The love of cookies is everywhere on the Internet. It’s the little cookies that are either stored temporarily for a customer’s session or more permanently on a customer’s device.

Almost every website will give the customer at least one or more cookies. These are the cookies that recognize that the customer is a new or return visitor to the site, what preferences the customer may have taken when they engaged on the site, like items you’ve placed in the shopping cart.

Cookies are used for remarketing, the advertising that “knows” the previous sites you’ve visited or if added products to your shopping cart, or looked at certain products.

Cookies given to the customer are extremely useful, but done wrong, can present challenges for your company.

There are simple steps to keep your site’s cookies under control.

1. Review Your Site’s Privacy Policy

How often is your site’s privacy policy reviewed, or for that matter thought about at all? Is there a privacy policy review that is in place before any new third-party solutions are added to your site to determine whether it impacts your company’s privacy policy?

Often a site’s privacy policy is an after-thought, and third-party solutions are added to a site that will give cookies to customers. For some third-party solutions, this information is used only for a single purpose—to segment content, online chats, surveys, user preferences, and more. Your company’s privacy policy typically account for the single-use third-party cookies.

Where this can become a problem is with third-party cookies that are resold for targeted preference based advertising. In this model the third-party code are for services are typically ‘free’ or low cost solutions. In exchange for the service, the third-party receives a benefit in return—your customer’s online behavior insights, that may be repackaged and sold.

A good example is AddThis, a free social sharing application that provides an easy sharing social media links, follow buttons, and more. The cookies that are issued are from AddThis as well as from its partners to provide targeted advertising from sites that the customer visited as well as other sites that the customer visits. Addthis has great products, but the trade-offs needs to be evaluated as to the impact to your customers, as well as to your brand.

For remarketing or retargeting advertising, Google, as well as Rubicon, Adroll, and others requires that your privacy policy include reference that advertising may be shown based on sites that a customer previously visited or have their data with other advertising partners.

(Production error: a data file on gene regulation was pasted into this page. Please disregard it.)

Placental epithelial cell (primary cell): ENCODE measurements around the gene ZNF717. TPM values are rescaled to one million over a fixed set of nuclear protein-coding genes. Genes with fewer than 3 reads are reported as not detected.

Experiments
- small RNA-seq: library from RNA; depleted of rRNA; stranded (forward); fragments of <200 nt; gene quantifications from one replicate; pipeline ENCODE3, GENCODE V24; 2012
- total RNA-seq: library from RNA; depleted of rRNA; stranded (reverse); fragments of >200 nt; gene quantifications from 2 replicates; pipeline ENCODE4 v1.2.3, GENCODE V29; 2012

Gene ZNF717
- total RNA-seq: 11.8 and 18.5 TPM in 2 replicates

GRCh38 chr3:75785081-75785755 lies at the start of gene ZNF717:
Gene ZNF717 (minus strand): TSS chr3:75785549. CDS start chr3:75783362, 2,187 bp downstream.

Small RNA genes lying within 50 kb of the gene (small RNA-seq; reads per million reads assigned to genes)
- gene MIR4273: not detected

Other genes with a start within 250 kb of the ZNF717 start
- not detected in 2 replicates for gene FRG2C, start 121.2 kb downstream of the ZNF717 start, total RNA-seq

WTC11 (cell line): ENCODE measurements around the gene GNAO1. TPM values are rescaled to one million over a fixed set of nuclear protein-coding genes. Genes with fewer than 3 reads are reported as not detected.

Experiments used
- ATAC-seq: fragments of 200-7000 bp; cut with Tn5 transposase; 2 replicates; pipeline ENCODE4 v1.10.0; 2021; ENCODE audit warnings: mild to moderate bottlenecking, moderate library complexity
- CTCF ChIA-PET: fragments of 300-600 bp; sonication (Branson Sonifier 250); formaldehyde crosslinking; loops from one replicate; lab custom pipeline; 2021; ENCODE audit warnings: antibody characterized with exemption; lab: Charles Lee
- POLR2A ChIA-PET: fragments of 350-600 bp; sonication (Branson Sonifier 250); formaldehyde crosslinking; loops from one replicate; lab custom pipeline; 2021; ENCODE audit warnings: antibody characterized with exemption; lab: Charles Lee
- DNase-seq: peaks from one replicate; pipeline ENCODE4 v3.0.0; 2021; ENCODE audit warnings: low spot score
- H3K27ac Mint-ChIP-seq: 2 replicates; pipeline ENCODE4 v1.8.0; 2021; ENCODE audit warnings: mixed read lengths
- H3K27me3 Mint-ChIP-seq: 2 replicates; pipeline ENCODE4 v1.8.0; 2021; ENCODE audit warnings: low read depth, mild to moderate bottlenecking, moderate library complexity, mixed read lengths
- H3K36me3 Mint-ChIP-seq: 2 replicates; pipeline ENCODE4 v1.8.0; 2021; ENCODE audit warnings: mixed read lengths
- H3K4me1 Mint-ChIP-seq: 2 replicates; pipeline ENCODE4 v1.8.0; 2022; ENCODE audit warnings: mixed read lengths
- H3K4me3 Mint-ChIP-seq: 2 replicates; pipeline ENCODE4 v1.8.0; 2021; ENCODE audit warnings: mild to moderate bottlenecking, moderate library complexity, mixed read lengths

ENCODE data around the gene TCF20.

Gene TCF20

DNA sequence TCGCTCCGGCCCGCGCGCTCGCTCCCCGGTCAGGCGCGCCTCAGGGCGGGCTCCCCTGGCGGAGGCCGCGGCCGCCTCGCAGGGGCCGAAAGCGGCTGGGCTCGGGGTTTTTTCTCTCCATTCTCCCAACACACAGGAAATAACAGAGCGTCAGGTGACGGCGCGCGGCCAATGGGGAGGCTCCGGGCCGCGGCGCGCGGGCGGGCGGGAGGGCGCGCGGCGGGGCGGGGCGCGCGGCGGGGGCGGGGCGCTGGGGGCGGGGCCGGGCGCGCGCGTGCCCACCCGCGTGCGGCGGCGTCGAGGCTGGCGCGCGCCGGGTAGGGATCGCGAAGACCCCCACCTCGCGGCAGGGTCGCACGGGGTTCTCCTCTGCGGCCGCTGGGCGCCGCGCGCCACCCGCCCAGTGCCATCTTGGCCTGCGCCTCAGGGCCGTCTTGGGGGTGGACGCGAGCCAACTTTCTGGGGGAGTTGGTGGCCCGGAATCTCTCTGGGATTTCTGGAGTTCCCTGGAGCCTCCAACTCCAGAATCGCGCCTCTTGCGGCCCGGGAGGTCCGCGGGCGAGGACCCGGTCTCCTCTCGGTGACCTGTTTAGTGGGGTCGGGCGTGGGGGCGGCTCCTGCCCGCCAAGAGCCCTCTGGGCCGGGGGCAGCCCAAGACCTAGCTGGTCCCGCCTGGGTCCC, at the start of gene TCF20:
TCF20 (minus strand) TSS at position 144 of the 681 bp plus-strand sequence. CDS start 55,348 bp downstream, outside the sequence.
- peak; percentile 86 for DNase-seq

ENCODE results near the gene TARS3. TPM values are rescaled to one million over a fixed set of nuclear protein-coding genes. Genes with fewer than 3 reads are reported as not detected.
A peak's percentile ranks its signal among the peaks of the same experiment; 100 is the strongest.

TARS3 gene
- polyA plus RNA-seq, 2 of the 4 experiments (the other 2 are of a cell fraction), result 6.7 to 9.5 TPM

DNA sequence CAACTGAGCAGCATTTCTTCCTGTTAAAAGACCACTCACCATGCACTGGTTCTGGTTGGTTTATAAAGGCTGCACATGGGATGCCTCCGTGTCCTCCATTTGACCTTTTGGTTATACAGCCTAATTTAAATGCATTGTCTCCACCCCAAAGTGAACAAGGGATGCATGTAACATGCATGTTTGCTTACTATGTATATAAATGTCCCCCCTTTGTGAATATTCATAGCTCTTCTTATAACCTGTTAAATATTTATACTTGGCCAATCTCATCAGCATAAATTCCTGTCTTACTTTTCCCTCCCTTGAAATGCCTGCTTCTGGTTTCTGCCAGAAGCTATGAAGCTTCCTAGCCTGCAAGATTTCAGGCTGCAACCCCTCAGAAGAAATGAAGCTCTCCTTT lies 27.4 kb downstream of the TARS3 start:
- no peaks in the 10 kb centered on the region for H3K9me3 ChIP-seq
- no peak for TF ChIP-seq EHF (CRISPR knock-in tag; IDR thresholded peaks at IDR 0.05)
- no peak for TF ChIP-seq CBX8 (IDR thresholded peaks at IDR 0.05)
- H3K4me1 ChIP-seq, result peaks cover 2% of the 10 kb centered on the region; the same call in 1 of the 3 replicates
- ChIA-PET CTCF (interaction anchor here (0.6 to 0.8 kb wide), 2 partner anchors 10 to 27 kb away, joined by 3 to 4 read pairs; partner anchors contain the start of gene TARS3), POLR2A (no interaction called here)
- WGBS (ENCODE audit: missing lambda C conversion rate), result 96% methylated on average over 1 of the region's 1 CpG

2. Review Your Remarketing Strategy

Develop a remarketing strategy that involves the web team, marketing, and PR teams. Of course, this assumes that you’ve already engaged with your legal team above to make sure that your privacy policy is current.

Define how remarketing will be setup, the types of sites targeted for the advertising, as well as customer segments. Avoid the stalking factor, and set the impression cap for advertisement, as well as future length of remarketing to a past site visitor/customer.

3. Review CAM-SPAM and CASL

You might be asking yourself what does email anti-spam laws have to do with cookies. Well, it can be a lot, if you are doing certain types of remarketing. Review what data is collected from the customer, and make sure that the collection and its use is properly disclosed in your privacy policy.

If you already are marketing to customers in the EU or Australia, you will have addressed many of the privacy steps that the Canadian law (CASL) has implemented.

4. Review the EU Cookie Directive

If your site is targeted to customers in the EU, then your site should to comply with the EU Cookie Directive. Not only does your privacy policy need to clearly define how your site uses, and stories cookies, but you need to provide notice to the customer. The customer has the option to acknowledge the use of cookies, which equates to permission.

More sites are following the EU Cookie Directive regardless of whether the target for the customer is in the EU.

These simple steps can help keep the cookies on your site under control, as well as provide the transparency needed to the customer.

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